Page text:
ACCUMULATING PERIPHERALS


Meanwhile, over in China… by mattsteinglass
June 21, 2009, 11:13 pm
Filed under: China

…something like ten thousand people rioted at a hotel in Shishou, Hubei Province, over the mysterious death of a 24-year-old chef. In previous cases of this sort, the popular outrage has involved excesses committed by Party officials. But I haven’t seen any info yet on how exactly this chef died that would provoke thousands of people to overturn police cars and try to set the hotel on fire. China Digital Times has collected some YouTube video:

That’s a lot of riot police.

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2 Comments so far
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This is what I’m talking about when I say the countryside is as much and maybe more anti-government than the big cities. You are far more likely to hear about this kind of thing happening out in a country town or village, where communal ties are still relatively strong and the unjust (or perceived as unjust) death of a community member is likely to be of note to the rest of the community than you are in the big cities. Twitter has been on this stuff all day, but haven’t seen anything from the people on site – I think it unlikely that anyone in the city is even on on Twitter, unlike Beijing Shanghai, Shenzhen or even Nanjing.

All I can say is that this kind of thing happens all the time, maybe the police response isn’t as big as it was in this case, but it happens regularly enough that just by being in China for a few years you can see some big ones. Off the top of my head, I have seen:

1) Disposed farmers protesting outside the university which I worked at which had been built on their land for derisory compensation. They pelted the bus I was on with stones/bottles, the police moved in but I don’t know what happened afterwards (no news report).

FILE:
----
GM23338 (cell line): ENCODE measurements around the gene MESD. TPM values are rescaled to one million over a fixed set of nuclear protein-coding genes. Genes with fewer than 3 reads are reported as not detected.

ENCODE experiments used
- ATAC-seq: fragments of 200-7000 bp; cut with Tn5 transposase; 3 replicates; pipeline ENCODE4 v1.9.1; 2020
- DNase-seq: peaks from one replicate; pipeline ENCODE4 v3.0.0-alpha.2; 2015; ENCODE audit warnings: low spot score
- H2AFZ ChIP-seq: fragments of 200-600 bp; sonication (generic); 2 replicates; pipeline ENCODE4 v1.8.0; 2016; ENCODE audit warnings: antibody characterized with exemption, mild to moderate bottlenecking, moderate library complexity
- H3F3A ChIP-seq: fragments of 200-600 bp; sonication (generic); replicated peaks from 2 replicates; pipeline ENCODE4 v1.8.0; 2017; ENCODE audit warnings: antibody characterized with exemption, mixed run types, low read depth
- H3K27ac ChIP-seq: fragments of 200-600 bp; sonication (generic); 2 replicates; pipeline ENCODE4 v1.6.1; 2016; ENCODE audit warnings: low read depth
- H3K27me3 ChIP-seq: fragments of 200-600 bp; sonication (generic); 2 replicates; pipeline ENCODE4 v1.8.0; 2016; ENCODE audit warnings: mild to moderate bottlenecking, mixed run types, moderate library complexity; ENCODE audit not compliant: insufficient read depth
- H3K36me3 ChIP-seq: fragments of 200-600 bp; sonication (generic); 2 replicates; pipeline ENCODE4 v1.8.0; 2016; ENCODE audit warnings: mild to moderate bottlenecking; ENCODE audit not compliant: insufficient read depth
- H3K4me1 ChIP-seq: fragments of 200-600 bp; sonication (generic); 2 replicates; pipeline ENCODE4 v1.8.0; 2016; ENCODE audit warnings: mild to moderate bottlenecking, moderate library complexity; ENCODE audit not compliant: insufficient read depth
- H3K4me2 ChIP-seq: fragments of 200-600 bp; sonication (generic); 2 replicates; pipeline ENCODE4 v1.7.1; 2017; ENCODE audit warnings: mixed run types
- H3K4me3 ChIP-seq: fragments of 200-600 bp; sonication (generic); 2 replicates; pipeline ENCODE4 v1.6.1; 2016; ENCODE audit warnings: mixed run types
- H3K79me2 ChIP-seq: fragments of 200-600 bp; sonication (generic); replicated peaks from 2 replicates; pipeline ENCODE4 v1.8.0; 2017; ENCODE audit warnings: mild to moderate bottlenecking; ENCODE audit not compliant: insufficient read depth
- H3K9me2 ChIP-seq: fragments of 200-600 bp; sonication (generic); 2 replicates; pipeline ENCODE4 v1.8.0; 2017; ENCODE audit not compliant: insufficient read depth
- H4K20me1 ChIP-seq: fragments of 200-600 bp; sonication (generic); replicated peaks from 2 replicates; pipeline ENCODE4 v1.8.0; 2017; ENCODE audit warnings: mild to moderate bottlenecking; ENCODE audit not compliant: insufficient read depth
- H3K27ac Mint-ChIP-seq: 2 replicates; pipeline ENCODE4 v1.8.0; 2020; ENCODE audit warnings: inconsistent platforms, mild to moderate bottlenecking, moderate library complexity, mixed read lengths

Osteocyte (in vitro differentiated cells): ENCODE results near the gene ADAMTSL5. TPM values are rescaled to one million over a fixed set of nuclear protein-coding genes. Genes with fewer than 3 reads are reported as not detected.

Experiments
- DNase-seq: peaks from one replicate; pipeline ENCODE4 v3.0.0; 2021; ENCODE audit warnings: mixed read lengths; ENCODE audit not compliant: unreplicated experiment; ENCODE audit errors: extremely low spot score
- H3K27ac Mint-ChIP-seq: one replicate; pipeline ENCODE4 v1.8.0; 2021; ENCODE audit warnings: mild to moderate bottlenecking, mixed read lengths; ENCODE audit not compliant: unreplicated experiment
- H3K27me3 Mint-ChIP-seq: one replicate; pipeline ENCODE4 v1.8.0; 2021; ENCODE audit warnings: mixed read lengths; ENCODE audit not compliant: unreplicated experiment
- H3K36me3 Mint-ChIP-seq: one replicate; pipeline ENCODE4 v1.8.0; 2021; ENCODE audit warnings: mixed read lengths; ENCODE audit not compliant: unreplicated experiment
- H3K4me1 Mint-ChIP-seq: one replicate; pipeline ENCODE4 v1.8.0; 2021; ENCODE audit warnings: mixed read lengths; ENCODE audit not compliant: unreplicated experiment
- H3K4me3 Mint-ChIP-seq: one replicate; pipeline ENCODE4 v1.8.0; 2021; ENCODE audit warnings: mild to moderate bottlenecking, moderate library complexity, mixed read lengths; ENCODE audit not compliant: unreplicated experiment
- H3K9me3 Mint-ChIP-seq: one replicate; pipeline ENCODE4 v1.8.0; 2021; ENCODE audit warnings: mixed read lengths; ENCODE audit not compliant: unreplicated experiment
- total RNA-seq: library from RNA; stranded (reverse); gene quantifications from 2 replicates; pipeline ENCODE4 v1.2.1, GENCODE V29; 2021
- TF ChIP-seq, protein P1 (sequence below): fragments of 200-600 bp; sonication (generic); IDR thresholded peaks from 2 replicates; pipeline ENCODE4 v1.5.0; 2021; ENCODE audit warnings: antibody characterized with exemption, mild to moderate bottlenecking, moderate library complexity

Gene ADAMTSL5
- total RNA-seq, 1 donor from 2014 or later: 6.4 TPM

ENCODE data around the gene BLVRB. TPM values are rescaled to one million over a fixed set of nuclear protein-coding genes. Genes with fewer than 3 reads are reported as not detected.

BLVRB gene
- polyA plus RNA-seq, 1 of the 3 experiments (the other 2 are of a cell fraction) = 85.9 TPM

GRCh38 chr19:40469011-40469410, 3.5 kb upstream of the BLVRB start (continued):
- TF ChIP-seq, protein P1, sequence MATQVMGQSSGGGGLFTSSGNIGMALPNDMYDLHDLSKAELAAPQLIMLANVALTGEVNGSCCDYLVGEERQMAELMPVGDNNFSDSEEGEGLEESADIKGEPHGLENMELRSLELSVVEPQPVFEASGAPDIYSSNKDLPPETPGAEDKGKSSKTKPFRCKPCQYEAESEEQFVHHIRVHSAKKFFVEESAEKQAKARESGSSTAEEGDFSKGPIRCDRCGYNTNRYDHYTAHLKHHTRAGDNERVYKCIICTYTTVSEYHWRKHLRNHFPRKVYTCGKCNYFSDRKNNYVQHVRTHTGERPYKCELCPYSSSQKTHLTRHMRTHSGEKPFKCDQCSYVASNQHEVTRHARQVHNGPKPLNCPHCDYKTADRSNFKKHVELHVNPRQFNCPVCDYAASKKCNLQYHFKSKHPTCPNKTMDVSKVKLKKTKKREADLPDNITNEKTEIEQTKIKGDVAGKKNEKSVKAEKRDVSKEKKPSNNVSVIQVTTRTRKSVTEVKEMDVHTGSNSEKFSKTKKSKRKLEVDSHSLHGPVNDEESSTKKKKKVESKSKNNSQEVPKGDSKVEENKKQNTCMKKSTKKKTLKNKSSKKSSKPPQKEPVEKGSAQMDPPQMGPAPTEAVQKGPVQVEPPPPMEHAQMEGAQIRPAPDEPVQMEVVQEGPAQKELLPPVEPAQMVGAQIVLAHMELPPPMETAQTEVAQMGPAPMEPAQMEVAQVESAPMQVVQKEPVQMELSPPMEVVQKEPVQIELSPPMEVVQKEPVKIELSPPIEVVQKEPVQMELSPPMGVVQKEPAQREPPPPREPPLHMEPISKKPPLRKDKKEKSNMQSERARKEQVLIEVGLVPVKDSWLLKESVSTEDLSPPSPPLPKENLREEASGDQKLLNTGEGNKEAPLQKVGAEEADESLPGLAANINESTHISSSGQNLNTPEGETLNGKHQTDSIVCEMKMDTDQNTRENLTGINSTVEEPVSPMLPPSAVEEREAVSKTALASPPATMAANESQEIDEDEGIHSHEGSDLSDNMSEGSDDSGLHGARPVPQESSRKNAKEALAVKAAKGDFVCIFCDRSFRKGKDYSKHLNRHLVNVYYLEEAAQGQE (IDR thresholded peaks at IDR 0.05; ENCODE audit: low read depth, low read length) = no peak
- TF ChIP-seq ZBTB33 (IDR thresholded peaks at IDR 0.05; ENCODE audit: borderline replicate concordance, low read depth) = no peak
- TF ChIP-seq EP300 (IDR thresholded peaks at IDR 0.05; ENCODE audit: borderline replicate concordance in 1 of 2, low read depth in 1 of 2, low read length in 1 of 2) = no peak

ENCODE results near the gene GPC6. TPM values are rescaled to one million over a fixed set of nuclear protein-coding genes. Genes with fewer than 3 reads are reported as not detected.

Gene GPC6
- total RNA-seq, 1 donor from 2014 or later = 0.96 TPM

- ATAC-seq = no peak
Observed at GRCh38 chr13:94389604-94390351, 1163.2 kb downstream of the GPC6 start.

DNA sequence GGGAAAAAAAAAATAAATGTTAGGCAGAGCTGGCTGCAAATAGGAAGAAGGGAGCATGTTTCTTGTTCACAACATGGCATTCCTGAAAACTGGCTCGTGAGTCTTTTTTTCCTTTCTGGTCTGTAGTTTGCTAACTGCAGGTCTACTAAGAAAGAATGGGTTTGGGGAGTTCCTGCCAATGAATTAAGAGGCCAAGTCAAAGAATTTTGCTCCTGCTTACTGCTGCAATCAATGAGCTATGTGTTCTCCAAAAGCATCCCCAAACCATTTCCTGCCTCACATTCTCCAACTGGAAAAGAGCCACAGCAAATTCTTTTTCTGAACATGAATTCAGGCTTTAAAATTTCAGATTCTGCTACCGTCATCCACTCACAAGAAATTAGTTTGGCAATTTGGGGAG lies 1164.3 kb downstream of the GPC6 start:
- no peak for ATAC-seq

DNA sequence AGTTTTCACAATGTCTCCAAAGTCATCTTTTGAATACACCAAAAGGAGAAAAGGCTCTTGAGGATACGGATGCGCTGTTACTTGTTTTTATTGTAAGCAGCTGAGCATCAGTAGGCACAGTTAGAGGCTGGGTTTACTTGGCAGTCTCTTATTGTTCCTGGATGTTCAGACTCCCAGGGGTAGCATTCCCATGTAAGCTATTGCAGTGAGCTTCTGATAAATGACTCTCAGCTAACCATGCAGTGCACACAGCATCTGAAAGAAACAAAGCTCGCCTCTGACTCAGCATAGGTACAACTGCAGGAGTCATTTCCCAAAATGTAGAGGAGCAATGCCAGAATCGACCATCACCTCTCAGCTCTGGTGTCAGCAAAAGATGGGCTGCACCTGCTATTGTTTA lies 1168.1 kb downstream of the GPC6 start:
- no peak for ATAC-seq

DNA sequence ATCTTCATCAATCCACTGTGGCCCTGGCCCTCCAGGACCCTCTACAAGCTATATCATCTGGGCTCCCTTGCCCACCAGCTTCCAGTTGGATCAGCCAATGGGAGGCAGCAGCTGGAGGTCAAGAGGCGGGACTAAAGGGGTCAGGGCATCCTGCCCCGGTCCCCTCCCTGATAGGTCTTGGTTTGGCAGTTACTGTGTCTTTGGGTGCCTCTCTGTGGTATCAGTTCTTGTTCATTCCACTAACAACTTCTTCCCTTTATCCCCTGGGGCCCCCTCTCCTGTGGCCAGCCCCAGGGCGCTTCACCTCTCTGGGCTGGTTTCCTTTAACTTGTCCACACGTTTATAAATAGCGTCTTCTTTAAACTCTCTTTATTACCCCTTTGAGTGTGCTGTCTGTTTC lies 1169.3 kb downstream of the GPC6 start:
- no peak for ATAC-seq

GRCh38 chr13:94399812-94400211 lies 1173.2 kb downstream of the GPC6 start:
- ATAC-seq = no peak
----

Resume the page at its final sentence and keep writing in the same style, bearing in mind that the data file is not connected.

2) Teachers and students at the same university protesting the university’s refusal to pay compensation to the family of a teacher who had died on the job, I was hustled out of the area as the teachers thought that a foreign obvserver might cause the police to take a more heavy-handed approach.

3) A wild-cat strike at a local factory when I used to work at Foxconn in Longhua, Shenzhen. This one happened just down the road from where I lived and erupted as I was on my way to work. The workers poured out onto the street and attempted to block the traffic on a six-lane motorway, the cab driver swerved onto the pavement and got round the blockade just before they sealed the gap. Afterwards the riot police moved in and cleared them away, there was no report in any of the news.

4) Not really a riot this, but indicative. My boss at the same university as mentioned above was actually a fairly noted translator and well known enough in the city to make the papers every so often. He stabbed our office secretary one day with a knife at least 12″ long knife, and then killed himself by jumping from the 4th floor, the secretary survived because of prompt medical attention. After a few days of rampant speculation, all the university staff were gathered together and told never to speak on the matter again, and generally, people stuck to that rule. None of the local news reported the incident.

Comment by FOARP

Yeah, this is one of the things that seems quite different to me in China. Wildcat strikes break out pretty frequently in Vietnam, too, but I’ve never heard of the workers trying to block adjacent roadways — they generally try to block the factory gate — and the worst violence I’ve heard of was a strike in the south where the workers pelted guards and management with baggies of ultra-stinky “mam tom” fermented shrimp paste. (To be frank, I’d rather be hit with a truncheon than pelted with mam tom. That stuff is nasty.) But the pattern in Vietnam is: workers strike; local labor officials and government-run Labor Union come in to mediate between workers and management; strike lasts 2 days to a week; management offers a raise. It just doesn’t get real violent. It seems to me like China is much more confrontational. Of course, at some point, that might mean China starts to get representative democratic institutions before Vietnam does.

Comment by mattsteinglass




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